OUR DRINKING WATER IS AT RISK!
SEPTIC SYSTEMS CAN CAUSE NUTRIENT AND BACTERIAL CONTAMINATION OF OUR GROUNDWATER — OUR ONLY SOURCE OF DRINKING WATER.
As a headwaters community of the Greater Yellowstone Ecosystem, our outstanding water resources deserve the best protection — equal to the value they provide our community.
Unfortunately, many of the septic systems in Teton County are improperly managed and do not provide the level of treatment necessary to adequately protect public health, and surface and groundwater quality.
Teton County released draft Small Wastewater Facility (septic system) Regulations for Public Comment.
The regulations need to be STRONGER in order to protect our sole source aquifer.
• The Public Comment period is open until Monday, December 20, 2021.
• A Virtual Public Meeting will be held Tuesday, November 30, 2021 at 6:00 PM via this Microsoft Teams meeting link: bit.ly/3xisYk9
or call in (audio only): 307-314-3198, Phone Conference ID — 733 171 863#
• A Public Hearing will be held during the regular meeting of the Teton County Board of County Commissioners on Tuesday, December 21, 2021 at 9:00 AM where the draft regulations will be presented for consideration of approval. Join the Virtual meeting via Zoom: https://us02web.zoom.us/j/88635267367
or call in: 1.669.900.6833, Meeting ID — 886 3526 7367
POWJH is taking a leadership role to ensure the proposed rules protect drinking water and the environment. View our detailed comments here.
THE TIME TO SPEAK UP IS NOW!
LET THE COUNTY KNOW YOU WANT CLEAN WATER AND SUPPORT POWJH PROPOSED IMPROVEMENTS TO THE REGULATIONS.
We’ve identified three primary concerns that we would like to see addressed:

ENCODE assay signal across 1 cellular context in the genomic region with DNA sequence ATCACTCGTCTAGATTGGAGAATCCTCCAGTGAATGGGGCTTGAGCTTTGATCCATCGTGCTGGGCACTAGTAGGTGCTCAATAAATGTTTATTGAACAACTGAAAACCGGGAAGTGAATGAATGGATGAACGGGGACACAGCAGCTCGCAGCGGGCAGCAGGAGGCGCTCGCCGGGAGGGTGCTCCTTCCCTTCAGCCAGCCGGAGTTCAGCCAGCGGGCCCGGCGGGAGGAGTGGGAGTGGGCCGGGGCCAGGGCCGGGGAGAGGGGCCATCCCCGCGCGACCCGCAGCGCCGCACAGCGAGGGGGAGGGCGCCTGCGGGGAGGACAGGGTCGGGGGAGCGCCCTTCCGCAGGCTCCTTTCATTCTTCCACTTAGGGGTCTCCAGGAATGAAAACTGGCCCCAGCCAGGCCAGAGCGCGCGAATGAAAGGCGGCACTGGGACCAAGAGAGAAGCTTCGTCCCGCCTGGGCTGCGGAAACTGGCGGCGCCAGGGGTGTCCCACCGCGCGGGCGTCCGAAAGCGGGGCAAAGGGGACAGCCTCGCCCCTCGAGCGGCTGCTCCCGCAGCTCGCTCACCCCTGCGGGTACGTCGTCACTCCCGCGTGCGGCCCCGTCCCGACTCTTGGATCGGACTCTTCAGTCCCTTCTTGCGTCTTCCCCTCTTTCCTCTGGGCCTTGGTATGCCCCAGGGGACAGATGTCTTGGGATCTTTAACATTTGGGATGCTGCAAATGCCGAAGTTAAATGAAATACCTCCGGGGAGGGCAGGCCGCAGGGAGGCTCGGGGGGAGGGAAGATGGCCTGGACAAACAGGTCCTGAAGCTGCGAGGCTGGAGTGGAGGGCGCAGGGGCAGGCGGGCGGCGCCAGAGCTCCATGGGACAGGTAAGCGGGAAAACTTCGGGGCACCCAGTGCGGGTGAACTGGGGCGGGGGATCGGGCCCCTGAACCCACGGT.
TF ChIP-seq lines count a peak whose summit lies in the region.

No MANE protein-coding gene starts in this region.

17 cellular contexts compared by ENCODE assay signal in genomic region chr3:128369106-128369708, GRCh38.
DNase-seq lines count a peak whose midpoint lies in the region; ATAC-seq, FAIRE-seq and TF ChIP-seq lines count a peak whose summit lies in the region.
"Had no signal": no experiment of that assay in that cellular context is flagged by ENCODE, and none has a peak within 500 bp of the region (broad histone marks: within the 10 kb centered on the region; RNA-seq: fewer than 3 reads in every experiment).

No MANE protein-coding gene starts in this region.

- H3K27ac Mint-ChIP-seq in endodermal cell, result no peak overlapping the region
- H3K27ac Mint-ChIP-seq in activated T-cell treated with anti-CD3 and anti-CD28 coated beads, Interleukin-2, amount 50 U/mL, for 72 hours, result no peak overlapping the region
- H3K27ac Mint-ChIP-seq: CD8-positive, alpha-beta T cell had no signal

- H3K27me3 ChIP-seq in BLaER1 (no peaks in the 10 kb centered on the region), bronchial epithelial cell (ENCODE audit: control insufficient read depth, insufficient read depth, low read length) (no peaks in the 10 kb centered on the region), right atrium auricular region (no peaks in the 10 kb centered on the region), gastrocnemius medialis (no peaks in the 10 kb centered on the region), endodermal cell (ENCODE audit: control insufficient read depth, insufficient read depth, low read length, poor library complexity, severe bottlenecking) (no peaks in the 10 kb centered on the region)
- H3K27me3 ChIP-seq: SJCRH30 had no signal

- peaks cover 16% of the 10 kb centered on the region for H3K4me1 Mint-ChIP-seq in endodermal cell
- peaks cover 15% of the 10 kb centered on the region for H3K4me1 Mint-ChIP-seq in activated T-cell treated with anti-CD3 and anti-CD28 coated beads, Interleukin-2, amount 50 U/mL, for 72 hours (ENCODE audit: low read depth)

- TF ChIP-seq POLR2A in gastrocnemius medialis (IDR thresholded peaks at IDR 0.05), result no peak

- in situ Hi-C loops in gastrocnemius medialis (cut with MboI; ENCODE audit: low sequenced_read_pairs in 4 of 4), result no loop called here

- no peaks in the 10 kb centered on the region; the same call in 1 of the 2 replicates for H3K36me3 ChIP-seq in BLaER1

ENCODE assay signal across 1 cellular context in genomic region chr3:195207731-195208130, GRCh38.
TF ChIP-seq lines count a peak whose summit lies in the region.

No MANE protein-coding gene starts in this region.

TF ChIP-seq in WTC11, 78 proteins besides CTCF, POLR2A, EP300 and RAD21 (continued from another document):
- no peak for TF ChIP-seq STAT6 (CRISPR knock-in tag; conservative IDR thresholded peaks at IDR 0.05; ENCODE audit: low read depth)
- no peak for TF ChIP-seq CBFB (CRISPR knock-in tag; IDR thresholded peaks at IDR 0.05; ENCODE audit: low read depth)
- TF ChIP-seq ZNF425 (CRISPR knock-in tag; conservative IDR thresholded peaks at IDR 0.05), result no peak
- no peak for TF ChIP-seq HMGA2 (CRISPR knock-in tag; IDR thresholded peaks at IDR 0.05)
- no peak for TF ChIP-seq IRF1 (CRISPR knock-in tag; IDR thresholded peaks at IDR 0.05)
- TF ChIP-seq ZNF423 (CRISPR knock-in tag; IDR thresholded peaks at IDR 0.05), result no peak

1. The regulations should apply to all existing septic systems.
The proposed rules will not apply to systems that are failing, have been approved but not yet built, or found to violate prior regulations. These systems will be allowed to continue to pollute and degrade our water quality.
2. The proposed rules do not address the need for a septic system inspection program.
Poorly maintained and failing systems are allowed to continue polluting our groundwater forever. Even with regular inspections and maintenance, the average lifespan of a septic system is 20 to 30 years. In some cases, failing septic systems have made our residents’ drinking water undrinkable, yet the proposed amendments do not address that problem despite the serious health threat. These regulations need to include a framework of shared responsibility that requires homeowners to inspect and maintain their systems and enables Teton County to administer a program for compliance.
3. The proposed rules do not sufficiently protect public drinking water.
Teton County has failed to complete Source Water Protection Plans (SWPPs) for most of our 113 Public Water Systems. The proposed regulations contain an essential provision that requires additional levels of protection and higher levels of performance for septic systems placed in areas that may impact public water supplies. However, those areas can only be determined by creating SWPPs.
Need help drafting your request? Just add the date, your signature, name, and address to our suggested letter-writing template.
Provide written public comment to:
• Ted VanHolland | [email protected]
• Board of County Commissioners | [email protected]
Teton County Sanitarian & Board of County Commissioners
P.O. Box 3594
Jackson, WY 83001
Additional information from Teton County staff and the draft regulations are available here –
The current Teton County Small Wastewater Facility (septic system) Regulations were approved in 2010. The Wyoming Department of Environmental Quality (WYDEQ) released an updated and restructured set of state-wide Small Wastewater Facility (SWF) rules (Chapter 25 of the Water Quality Rules and Regulations) in June 2016.
The Delegation Agreement between Teton County and WYDEQ requires that delegated entities (Teton County, in this case) maintain permit regulations, and design and construction standards that are at least as stringent as the equivalent State standards. The Delegation Agreement currently in effect was executed in 2018 and indicated that the County intended to revise the 2010 SWF regulations to comply with the 2016 WYDEQ Chapter 25.